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While the government has spoken of reducing dependence on China for solar imports and giving a fillip to domestic manufacturers by introducing a basic customs duty, this has not happened yet. File Photo: Mint
While the government has spoken of reducing dependence on China for solar imports and giving a fillip to domestic manufacturers by introducing a basic customs duty, this has not happened yet. File Photo: Mint

As solar projects slow down, developers face rising costs

  • While the Ministry of New and Renewable Energy has offered developers a six-month extension for completing under-construction projects that have been impacted by the national lockdown, industry experts said this might have to be extended further

MumbaiThe pace of execution of solar energy projects has slowed to a crawl as developers struggle to cope with a shortage of labour and restrictions on imports solar cells and modules.

While the Ministry of New and Renewable Energy (MNRE) has offered developers a six-month extension for completing under-construction projects that have been impacted by the national lockdown, industry experts said this might have to be extended further.

One indicator of this slowing pace is in trade data on solar imports, which shows that project execution is failing to keep up with last year’s pace. India’s solar imports during the September quarter stood at around $140 million, 77% less than the $598 million that imported during the year-ago period. In the April-June quarter, Indian industry imported only $69.2 million, compared to $399 million the previous year, falling 83%, according to industry data compiled by Mercom India Research, as pandemic-related restrictions have slowed the movement of both goods and people both domestically and globally.

“The impact of these project delays on developers is fairly damaging," Vinay Rustagi, managing director at renewable energy consultancy Bridge to India, said “The government has been accommodating with time extensions, but the developers are still bearing additional costs arising from delays including interest, higher working capital and overheads. The deadline extension only protects the developers from delay penalties, but all other costs still have to be borne. There is also a higher risk of increases in module costs, unfavourable changes in the exchange rates etc. For now, the developers have been given a six-month extension, but given ongoing execution constraints and challenges in getting workforce mobilized, the deadlines may have to be extended further.

“With solar tariffs falling to new lows in recent auctions, there’s very little headroom for extra costs," Rustagi said. “Small and mid-sized developers often struggle to survive but the larger ones, backed by large utilities or by private equity, can hope to see out the crisis."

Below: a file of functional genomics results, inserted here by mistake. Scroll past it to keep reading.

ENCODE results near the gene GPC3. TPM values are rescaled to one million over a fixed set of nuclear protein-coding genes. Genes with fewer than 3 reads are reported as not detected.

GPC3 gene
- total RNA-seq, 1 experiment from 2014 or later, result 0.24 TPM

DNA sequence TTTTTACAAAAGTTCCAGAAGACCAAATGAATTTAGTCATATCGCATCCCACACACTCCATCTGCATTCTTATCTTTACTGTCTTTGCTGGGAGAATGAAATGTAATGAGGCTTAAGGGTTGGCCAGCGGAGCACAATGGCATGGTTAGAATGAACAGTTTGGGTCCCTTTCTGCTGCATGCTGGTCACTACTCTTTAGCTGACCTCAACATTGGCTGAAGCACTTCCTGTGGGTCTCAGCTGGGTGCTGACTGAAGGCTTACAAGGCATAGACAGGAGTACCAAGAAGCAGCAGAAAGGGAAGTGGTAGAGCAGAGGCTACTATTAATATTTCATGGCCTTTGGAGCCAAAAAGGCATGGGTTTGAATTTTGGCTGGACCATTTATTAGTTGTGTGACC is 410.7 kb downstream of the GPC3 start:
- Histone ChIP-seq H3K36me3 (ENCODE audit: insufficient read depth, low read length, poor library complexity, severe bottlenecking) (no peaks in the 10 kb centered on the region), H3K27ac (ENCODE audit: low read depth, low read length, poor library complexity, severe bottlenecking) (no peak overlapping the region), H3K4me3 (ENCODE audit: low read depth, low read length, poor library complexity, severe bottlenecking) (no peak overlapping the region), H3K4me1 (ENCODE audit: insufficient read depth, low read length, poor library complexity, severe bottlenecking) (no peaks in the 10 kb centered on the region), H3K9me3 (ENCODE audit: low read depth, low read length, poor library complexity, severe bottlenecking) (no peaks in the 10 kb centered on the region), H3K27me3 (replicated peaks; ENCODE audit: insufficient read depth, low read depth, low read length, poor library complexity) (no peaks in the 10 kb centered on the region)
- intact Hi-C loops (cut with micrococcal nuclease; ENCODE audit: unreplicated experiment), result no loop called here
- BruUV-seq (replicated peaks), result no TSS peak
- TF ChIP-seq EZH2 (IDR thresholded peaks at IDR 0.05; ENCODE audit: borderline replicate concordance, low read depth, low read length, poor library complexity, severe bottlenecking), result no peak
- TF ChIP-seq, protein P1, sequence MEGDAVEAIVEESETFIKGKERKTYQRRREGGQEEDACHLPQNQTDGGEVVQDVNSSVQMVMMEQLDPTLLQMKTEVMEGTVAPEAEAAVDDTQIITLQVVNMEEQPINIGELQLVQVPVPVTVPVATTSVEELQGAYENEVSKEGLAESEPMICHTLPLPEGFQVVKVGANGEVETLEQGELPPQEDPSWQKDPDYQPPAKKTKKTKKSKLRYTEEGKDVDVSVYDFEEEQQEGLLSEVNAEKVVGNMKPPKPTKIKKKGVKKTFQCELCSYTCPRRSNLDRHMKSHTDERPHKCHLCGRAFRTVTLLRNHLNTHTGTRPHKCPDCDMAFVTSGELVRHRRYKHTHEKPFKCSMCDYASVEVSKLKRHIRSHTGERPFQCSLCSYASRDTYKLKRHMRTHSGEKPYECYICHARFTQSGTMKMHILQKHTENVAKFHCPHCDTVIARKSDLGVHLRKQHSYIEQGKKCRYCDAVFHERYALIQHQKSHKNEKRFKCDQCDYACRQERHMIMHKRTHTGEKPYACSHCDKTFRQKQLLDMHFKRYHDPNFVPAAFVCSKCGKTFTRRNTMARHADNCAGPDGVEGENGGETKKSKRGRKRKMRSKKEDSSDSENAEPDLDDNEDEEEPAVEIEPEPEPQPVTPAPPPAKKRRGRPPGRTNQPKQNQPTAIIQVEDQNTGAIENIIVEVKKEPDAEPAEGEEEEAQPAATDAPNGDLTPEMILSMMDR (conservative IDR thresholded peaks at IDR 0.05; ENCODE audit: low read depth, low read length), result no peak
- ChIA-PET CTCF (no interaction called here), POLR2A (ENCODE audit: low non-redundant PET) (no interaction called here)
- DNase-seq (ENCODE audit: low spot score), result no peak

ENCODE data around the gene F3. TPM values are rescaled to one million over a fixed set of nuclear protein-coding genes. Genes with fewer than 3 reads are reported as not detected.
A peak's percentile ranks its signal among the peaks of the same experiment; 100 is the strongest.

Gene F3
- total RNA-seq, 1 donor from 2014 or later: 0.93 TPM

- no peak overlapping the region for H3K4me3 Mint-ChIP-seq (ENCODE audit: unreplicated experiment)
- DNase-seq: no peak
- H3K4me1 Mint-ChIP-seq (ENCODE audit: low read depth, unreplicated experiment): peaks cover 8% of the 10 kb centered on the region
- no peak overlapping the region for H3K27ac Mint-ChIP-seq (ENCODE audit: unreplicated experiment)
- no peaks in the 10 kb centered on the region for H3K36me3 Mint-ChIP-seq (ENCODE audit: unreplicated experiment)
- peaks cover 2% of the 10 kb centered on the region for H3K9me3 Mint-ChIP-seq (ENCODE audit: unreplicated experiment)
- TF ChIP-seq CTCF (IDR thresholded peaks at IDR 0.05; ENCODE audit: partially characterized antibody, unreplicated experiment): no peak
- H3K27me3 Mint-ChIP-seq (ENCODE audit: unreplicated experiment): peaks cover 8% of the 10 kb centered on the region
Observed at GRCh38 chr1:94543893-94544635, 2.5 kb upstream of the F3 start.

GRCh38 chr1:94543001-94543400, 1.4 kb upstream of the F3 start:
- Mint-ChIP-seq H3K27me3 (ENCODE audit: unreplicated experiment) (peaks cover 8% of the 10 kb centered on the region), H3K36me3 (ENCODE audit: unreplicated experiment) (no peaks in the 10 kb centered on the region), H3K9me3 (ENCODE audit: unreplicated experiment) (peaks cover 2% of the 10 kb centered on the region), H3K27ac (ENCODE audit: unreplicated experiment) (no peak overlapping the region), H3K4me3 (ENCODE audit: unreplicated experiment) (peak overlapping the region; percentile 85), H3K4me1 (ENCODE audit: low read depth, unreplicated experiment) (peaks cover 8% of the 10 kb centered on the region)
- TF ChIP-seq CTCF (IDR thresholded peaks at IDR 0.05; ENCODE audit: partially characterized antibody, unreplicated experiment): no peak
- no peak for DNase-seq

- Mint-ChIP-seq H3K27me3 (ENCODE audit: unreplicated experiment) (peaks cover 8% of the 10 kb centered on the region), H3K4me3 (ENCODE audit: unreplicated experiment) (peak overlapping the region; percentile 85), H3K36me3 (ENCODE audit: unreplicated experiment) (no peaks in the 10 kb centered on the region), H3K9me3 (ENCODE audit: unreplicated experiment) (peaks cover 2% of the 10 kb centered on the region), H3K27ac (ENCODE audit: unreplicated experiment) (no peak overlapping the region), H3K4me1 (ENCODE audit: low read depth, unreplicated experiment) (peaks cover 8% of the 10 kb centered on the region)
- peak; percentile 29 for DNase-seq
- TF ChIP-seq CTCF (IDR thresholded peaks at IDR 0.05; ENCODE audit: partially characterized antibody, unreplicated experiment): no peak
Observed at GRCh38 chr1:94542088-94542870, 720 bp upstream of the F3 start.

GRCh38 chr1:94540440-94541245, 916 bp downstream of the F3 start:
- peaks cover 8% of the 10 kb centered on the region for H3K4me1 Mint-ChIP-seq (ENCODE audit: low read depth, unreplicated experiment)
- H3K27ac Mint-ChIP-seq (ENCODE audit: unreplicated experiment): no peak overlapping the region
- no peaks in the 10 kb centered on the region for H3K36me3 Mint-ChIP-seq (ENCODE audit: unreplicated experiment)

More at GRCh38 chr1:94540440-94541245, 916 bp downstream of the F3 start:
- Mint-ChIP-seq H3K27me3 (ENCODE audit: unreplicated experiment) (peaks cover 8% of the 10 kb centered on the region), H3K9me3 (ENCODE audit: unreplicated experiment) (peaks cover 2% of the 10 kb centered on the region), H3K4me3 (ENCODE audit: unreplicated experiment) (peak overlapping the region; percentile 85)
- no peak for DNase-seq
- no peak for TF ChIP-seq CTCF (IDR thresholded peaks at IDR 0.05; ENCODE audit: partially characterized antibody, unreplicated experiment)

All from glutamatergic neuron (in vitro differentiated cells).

The Indian government is running what will become the world’s largest clean energy programme, targeting 175 gigawatts (GW) of capacity by 2022, of which 100GW will come from solar power. India is heavily dependent on imported solar cells and modules to meet these capacity targets. According to the trade data, solar imports from China accounted for 88% of the total imports, followed by Thailand at 3.4%, Taiwan at 3%, Vietnam at 2.2% and Singapore at 1.7%.

While the government has spoken of reducing dependence on China for solar imports and giving a fillip to domestic manufacturers by introducing a basic customs duty, this has not happened yet. Even domestic module manufacturers, which depend on imports for raw materials, have struggled through the first half of this fiscal.

Saibaba Vutukuri, chief executive officer of one of India’s largest domestic solar cell manufacturers, Vikram Solar, said that the reduction in imports has not led to an increased demand for modules produced within India. “Because of covid restrictions, domestic manufacturers are also struggling to get raw materials, and the prices of inputs are rising. Developers are not fully executing projects, which will lead to cost overruns on these projects. We have asked for a basic customs duty to be introduced to reduce developers’ dependence on imports, but this hasn’t happened yet."

Vikram Solar is currently investing in capital expenditure to expand its manufacturing capacity from 1.2 GW to add another 3-4GW capacity of ingots, wafers, cells and modules over 3-4 years. “We are going ahead with our expansion plans, but other manufacturers are still waiting for the government to give clarity on whether it will support the domestic industry through a customs duty," Vutukuri said.

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